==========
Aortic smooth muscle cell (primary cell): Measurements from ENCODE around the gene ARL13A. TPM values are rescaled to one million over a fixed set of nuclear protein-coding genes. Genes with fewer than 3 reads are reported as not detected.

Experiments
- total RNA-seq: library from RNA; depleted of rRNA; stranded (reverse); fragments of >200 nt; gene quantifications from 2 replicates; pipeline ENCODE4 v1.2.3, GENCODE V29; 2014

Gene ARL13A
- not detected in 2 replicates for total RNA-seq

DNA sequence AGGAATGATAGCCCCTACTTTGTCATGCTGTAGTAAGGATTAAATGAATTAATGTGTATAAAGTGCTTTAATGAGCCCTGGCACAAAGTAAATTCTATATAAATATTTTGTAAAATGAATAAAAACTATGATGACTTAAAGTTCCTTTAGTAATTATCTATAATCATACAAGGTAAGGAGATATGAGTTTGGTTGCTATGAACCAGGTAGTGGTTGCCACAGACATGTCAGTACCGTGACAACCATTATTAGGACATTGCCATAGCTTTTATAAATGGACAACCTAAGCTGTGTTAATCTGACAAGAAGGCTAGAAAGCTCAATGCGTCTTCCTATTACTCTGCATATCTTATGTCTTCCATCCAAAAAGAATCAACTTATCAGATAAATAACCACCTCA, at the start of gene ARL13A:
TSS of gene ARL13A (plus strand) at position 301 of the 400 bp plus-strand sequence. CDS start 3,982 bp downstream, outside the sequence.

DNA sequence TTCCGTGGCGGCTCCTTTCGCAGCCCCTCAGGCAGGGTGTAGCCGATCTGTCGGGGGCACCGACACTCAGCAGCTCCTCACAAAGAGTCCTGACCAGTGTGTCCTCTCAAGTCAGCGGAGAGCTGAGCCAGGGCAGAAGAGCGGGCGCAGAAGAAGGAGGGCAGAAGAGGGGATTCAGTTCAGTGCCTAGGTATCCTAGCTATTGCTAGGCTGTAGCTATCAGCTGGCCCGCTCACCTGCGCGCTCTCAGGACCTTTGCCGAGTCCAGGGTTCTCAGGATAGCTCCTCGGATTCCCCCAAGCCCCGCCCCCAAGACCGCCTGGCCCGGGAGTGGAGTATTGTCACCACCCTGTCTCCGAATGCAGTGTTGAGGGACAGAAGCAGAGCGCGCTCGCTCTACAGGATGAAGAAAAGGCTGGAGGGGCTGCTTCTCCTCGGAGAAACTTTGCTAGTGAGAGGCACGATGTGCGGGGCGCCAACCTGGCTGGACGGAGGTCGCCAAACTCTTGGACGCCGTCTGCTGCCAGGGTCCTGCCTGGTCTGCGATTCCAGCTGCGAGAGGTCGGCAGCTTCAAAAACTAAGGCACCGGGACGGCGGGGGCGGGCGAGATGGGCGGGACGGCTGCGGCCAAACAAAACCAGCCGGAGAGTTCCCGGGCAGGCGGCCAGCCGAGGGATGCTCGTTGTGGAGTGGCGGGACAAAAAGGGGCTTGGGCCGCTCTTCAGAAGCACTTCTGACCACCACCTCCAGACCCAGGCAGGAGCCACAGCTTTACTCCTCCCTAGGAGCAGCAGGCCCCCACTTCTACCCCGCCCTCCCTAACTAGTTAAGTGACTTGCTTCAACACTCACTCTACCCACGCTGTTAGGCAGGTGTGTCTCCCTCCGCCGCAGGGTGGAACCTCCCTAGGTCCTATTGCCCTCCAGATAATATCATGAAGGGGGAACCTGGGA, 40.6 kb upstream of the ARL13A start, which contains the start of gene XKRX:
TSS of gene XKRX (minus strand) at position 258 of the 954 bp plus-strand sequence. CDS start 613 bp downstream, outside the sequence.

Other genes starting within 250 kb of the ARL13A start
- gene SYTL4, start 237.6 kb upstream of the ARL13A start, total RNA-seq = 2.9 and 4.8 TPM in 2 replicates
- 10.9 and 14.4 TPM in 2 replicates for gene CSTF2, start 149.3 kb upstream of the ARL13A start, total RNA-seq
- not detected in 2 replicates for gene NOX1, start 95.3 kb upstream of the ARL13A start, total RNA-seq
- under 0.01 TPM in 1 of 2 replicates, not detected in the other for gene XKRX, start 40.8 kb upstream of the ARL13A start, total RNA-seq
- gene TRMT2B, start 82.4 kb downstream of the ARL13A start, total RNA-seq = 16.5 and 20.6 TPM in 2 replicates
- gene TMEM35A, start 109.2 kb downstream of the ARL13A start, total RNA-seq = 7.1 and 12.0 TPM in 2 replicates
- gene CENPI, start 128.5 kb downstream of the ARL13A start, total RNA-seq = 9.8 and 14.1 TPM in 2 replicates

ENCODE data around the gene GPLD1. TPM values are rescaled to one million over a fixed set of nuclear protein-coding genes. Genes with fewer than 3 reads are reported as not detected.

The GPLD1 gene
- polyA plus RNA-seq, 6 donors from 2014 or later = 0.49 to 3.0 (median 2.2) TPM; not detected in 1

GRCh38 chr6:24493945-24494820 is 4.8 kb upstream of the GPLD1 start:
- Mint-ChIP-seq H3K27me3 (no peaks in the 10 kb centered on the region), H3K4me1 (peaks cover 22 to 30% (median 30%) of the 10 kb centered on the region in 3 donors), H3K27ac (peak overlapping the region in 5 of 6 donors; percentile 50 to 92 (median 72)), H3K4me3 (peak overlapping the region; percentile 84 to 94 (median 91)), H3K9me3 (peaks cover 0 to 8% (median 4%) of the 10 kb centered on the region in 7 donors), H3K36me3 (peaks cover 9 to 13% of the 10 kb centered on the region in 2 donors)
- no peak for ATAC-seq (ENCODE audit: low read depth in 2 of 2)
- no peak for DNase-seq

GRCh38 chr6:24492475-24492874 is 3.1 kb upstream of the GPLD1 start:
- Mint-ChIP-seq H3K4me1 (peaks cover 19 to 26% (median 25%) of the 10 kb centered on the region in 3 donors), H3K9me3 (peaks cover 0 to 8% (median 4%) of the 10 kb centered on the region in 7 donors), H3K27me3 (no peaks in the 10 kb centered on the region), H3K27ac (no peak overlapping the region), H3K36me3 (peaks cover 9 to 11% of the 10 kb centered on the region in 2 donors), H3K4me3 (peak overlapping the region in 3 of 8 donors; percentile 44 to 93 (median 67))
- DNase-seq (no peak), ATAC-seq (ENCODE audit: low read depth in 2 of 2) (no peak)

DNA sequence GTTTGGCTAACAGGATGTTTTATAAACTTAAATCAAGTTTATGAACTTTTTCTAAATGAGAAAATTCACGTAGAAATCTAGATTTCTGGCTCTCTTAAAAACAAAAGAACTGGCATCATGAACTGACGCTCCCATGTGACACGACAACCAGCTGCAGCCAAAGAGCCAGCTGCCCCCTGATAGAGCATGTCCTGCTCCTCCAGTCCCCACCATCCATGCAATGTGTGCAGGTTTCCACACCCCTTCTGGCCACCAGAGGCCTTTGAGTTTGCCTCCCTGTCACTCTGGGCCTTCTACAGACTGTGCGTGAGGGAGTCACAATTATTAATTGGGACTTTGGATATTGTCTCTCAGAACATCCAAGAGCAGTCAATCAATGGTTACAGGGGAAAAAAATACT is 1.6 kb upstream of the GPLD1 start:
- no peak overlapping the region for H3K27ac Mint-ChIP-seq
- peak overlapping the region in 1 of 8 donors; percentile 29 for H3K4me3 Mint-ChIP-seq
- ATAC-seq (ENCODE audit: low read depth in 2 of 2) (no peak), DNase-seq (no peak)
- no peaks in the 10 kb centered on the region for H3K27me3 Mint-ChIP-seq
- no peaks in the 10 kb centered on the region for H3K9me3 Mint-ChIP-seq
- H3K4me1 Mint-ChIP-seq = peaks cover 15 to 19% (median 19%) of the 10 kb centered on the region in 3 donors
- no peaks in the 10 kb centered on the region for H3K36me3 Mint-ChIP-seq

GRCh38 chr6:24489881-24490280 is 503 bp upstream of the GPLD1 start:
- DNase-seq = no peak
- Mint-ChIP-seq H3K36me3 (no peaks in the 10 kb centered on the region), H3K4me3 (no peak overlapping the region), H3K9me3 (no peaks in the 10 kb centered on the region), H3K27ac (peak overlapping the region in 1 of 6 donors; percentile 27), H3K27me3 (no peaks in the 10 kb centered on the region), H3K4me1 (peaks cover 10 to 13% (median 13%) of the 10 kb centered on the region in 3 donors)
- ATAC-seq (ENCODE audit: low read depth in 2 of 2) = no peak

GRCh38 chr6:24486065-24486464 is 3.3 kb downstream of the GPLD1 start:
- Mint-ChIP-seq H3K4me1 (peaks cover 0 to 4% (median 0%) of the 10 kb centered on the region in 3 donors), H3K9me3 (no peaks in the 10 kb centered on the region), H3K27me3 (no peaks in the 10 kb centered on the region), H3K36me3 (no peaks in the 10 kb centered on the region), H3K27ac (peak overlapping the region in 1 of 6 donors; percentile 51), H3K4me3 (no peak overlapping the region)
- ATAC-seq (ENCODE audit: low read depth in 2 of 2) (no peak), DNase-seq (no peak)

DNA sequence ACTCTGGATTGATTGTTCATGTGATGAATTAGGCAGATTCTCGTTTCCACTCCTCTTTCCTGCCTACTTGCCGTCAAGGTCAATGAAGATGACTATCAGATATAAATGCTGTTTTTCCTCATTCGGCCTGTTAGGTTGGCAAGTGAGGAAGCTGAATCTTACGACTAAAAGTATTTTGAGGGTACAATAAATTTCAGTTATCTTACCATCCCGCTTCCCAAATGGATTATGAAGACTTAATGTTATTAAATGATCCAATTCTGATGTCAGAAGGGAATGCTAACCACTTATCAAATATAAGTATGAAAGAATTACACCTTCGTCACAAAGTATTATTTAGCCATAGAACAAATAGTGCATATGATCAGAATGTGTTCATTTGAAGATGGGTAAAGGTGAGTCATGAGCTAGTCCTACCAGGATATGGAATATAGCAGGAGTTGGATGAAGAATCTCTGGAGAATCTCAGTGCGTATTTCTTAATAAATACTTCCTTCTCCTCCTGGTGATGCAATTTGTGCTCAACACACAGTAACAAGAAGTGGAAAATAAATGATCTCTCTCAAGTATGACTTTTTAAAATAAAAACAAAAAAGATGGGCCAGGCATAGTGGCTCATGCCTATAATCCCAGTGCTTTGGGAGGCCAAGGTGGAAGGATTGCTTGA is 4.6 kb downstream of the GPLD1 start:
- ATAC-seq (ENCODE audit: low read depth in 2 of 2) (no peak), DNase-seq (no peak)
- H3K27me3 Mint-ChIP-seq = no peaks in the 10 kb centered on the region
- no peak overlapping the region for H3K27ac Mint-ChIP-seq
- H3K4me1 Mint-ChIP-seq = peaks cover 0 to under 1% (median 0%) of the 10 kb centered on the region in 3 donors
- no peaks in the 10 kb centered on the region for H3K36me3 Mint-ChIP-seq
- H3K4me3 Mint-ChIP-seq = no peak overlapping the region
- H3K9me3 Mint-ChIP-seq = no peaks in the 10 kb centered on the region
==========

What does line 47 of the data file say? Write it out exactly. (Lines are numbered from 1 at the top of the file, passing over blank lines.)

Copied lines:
- H3K4me1 Mint-ChIP-seq = peaks cover 0 to under 1% (median 0%) of the 10 kb centered on the region in 3 donors